Conservation Status (IUCN)
Data Deficient (little or no information is available on the abundance and distribution of the species)
There is some historical evidence for the hunting of this species by the indigenous people of Tierra del Fuego. The spectacled porpoise is one of the most poorly understood of all cetacean species.
Spectacled porpoises were briefly (1996-2002) considered as their own genus, Australophocaena. With further genetic and morphometric study, taxonomists once again classified them in the genus Phocoena.
Confirmed in southern coast of Eastern South America from Uruguay to Tierra del Fuego. Some sightings in Tasmania, the Falkland Islands, South Georgia Islands, southern New Zealand. Suspected range is circumpolar in the sub-antarctic zone, though there are currently only a few dozen sightings to substantiate this.
Physical Description and Identifying Features
Counter-shaded with a black back and white belly, black lips, and a black mark around the eye that is circled in the white of the belly (the “spectacle” of the name)
Moderate to large dorsal fin with a convex trailing edge. Male dorsal fins become oval shaped and almost disproportionately large compared to the body size. This is the only strongly sexually dimorphic porpoise species. Dall’s porpoise are also sexually dimorphic during the breeding season, but the differences between male and female are more subtle than in the spectacled porpoise.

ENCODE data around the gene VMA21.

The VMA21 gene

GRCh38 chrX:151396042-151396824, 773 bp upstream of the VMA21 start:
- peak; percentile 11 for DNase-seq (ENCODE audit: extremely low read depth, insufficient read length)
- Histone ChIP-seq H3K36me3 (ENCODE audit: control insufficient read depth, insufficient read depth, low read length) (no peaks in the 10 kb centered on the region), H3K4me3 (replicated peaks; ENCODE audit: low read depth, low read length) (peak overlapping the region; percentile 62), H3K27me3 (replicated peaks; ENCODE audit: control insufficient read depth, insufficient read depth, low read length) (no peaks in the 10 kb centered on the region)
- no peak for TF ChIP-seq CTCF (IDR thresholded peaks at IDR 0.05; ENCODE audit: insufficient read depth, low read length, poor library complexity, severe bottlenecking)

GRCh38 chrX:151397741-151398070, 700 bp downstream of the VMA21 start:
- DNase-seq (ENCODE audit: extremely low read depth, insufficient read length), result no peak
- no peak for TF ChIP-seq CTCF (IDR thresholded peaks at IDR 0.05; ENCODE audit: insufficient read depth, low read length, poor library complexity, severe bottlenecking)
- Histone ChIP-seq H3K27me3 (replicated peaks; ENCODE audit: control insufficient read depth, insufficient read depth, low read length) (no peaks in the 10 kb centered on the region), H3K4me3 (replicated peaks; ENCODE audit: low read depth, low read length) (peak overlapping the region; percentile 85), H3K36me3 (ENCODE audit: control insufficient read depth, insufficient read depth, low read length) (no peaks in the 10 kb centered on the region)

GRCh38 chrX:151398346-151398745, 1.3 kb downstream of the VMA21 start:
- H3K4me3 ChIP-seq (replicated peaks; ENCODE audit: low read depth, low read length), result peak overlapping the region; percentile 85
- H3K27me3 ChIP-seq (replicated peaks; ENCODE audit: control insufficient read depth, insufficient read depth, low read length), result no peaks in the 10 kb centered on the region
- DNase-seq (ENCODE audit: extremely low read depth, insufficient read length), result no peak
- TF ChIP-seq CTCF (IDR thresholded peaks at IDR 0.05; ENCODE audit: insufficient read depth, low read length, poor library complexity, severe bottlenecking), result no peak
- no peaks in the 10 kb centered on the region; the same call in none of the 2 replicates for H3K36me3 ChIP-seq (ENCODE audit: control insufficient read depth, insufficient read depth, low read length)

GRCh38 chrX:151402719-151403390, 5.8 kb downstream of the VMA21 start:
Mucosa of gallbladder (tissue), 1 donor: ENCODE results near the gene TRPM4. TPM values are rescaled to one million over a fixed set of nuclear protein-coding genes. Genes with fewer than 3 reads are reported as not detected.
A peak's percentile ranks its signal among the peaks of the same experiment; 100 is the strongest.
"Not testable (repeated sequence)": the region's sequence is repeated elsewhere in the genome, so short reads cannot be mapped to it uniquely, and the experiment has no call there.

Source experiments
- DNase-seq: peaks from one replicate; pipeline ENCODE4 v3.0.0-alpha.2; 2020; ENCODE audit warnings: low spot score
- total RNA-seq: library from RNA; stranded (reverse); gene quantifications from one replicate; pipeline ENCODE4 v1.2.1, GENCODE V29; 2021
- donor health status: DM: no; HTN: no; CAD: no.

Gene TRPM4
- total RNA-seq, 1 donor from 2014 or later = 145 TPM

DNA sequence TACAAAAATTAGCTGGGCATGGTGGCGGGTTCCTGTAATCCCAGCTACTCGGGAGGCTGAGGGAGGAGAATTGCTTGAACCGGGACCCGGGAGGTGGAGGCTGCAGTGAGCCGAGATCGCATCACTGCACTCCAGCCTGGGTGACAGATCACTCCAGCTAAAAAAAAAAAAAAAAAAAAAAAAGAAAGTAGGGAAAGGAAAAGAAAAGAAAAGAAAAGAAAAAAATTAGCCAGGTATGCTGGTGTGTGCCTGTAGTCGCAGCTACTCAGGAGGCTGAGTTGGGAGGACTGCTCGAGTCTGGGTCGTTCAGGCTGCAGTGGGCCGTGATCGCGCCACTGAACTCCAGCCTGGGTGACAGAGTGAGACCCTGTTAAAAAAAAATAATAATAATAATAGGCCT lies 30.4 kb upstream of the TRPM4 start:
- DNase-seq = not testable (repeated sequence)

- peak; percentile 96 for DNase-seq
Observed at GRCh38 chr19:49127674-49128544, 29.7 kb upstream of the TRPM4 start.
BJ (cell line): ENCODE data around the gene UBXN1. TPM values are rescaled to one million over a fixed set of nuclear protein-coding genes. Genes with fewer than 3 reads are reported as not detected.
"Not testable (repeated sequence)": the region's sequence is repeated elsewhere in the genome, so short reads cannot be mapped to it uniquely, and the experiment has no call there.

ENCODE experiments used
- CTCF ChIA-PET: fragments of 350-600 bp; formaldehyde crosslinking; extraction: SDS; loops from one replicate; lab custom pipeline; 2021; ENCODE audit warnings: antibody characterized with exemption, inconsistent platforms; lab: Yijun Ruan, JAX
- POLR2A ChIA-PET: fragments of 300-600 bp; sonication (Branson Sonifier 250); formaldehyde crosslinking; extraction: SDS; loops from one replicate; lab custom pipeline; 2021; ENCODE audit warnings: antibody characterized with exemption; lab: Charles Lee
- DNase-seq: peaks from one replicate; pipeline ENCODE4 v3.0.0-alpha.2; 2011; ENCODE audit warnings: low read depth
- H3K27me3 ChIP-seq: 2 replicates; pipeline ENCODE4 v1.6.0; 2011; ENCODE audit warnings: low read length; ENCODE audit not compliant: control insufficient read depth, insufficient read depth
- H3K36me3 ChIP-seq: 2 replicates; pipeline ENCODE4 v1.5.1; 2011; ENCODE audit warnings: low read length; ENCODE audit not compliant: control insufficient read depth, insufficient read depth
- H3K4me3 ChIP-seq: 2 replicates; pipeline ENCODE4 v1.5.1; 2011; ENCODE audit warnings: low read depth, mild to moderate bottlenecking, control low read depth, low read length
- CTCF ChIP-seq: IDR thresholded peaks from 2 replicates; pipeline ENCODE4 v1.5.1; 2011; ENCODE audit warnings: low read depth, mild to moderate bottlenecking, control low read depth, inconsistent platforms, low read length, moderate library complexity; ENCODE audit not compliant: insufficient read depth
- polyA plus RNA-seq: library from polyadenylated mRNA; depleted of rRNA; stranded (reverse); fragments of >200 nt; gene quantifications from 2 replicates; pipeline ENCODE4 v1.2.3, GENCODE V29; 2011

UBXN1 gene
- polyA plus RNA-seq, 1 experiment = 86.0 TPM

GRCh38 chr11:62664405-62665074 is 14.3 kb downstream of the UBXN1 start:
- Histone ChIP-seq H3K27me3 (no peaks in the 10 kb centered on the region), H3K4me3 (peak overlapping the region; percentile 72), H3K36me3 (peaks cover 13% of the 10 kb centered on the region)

17-23 teeth in the upper row, 17-20 teeth in the lower row.
Behavior and Ecology
Occasionally caught in coastal waters, and sometimes seen in rivers and channels, it is thought to be primarily oceanic. Group sizes are typically small from individuals to up to 5 group members. Occasionally a male will be seen in the company of a cow and her calf. No known migrations patterns or seasonal movements.
Calving likely occurs in the southern spring or summer, with little else is known of this species reproduction.
Anchovies, some incidental algae, and some stomatopods (mantis shrimps); based on the data of 4 stomachs.
Gillnets, bottom trawl and mid-water trawls in the fishing industries of Argentina and Chile have contributed to some mortality of spectacled porpoises. Between 1975 and 1990, 34 of these animals were caught incidentally in gillnets off of Tierra del Fuego at the same time that there was a co-occurrence of strandings in southeastern Chile that may have been connected. There are few available data for this species, and population estimates do not exist. As such, the species remains classified as data deficient.